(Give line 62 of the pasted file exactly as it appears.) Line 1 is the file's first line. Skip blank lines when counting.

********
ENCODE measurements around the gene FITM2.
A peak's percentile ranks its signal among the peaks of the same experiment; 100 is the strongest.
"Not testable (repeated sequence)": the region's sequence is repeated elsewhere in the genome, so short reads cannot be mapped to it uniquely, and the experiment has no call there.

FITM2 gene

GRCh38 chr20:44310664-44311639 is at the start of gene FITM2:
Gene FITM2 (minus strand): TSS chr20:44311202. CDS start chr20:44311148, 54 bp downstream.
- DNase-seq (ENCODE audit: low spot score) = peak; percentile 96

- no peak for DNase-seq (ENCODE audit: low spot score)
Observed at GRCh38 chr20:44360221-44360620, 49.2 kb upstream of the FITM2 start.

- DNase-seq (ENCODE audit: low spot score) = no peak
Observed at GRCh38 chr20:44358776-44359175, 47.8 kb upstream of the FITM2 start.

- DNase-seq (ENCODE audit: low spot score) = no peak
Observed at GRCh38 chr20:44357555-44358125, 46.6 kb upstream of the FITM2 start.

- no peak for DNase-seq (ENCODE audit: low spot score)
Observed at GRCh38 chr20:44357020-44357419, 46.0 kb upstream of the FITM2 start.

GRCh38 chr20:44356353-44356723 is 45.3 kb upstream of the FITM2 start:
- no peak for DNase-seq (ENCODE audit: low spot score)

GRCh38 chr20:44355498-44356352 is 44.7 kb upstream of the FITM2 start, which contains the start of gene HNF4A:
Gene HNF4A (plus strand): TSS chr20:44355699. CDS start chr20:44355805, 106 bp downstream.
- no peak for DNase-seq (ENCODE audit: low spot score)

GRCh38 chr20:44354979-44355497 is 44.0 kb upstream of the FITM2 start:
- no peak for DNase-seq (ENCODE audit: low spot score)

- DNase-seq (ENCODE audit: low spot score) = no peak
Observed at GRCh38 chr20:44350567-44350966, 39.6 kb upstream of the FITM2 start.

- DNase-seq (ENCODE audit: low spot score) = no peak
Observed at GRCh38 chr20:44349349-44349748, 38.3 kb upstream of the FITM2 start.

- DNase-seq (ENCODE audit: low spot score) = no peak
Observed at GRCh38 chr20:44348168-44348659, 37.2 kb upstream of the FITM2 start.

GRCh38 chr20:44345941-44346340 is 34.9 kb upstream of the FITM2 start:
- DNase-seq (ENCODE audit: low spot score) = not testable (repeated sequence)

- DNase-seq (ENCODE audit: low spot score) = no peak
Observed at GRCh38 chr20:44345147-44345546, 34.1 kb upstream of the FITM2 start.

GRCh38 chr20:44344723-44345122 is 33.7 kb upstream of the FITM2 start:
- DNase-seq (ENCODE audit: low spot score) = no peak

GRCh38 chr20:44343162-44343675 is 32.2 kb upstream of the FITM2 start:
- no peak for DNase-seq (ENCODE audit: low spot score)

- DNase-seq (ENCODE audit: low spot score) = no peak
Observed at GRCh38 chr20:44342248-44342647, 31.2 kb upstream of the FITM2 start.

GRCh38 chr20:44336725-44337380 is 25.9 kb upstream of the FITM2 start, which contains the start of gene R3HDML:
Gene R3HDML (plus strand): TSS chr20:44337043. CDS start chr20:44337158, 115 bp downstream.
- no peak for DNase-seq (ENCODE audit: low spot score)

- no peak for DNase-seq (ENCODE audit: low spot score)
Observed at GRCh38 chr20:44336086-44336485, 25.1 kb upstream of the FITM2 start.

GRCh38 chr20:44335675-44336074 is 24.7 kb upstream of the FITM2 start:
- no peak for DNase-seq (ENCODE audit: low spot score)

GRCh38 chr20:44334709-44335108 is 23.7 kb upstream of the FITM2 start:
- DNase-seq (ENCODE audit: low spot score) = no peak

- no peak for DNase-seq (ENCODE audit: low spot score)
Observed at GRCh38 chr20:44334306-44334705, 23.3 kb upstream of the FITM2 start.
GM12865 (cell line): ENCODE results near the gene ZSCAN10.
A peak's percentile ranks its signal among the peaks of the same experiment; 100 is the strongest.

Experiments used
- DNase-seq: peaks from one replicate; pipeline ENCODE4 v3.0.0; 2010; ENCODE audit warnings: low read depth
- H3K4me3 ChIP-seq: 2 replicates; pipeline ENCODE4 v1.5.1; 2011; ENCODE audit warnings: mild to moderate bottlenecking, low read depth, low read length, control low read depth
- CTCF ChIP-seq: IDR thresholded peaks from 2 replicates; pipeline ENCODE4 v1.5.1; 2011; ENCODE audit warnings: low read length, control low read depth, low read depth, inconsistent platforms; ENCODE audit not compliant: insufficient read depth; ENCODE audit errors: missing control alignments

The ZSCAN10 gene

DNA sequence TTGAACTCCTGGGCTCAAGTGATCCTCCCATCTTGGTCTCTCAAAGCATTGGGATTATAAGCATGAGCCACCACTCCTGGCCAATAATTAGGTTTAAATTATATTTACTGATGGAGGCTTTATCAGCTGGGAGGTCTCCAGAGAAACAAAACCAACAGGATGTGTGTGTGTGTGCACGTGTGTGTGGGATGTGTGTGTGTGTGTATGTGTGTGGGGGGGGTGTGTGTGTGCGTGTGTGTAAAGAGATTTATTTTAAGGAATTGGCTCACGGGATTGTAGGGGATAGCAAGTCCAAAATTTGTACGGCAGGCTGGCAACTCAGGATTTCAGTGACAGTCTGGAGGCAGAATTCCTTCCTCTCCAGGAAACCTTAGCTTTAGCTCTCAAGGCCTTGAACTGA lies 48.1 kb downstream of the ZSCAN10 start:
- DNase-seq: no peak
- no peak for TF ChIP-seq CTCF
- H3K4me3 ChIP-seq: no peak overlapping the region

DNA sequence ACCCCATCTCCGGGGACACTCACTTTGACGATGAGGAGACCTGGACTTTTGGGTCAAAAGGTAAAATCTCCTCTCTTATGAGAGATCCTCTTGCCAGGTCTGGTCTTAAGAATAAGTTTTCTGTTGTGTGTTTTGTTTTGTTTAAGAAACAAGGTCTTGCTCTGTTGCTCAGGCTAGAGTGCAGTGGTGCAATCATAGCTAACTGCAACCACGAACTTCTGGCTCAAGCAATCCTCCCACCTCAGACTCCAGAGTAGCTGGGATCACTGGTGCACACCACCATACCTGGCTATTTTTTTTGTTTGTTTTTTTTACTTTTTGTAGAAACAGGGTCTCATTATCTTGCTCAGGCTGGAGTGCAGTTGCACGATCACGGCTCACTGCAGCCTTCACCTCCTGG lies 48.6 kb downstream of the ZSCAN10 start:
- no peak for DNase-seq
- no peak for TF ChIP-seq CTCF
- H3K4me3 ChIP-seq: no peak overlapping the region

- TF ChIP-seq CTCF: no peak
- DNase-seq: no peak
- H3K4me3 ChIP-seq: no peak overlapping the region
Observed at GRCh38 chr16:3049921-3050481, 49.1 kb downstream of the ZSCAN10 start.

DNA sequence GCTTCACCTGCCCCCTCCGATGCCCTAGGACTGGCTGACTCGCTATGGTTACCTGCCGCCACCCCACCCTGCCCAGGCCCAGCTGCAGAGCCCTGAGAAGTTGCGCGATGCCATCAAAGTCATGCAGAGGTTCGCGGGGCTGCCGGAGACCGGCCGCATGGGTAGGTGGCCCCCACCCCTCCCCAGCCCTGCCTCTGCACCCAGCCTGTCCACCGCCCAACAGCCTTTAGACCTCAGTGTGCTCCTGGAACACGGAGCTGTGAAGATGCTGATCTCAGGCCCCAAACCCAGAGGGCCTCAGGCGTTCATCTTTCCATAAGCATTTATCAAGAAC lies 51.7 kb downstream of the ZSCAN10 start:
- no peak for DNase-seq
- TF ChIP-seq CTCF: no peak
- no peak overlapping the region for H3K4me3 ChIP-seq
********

- no peak for DNase-seq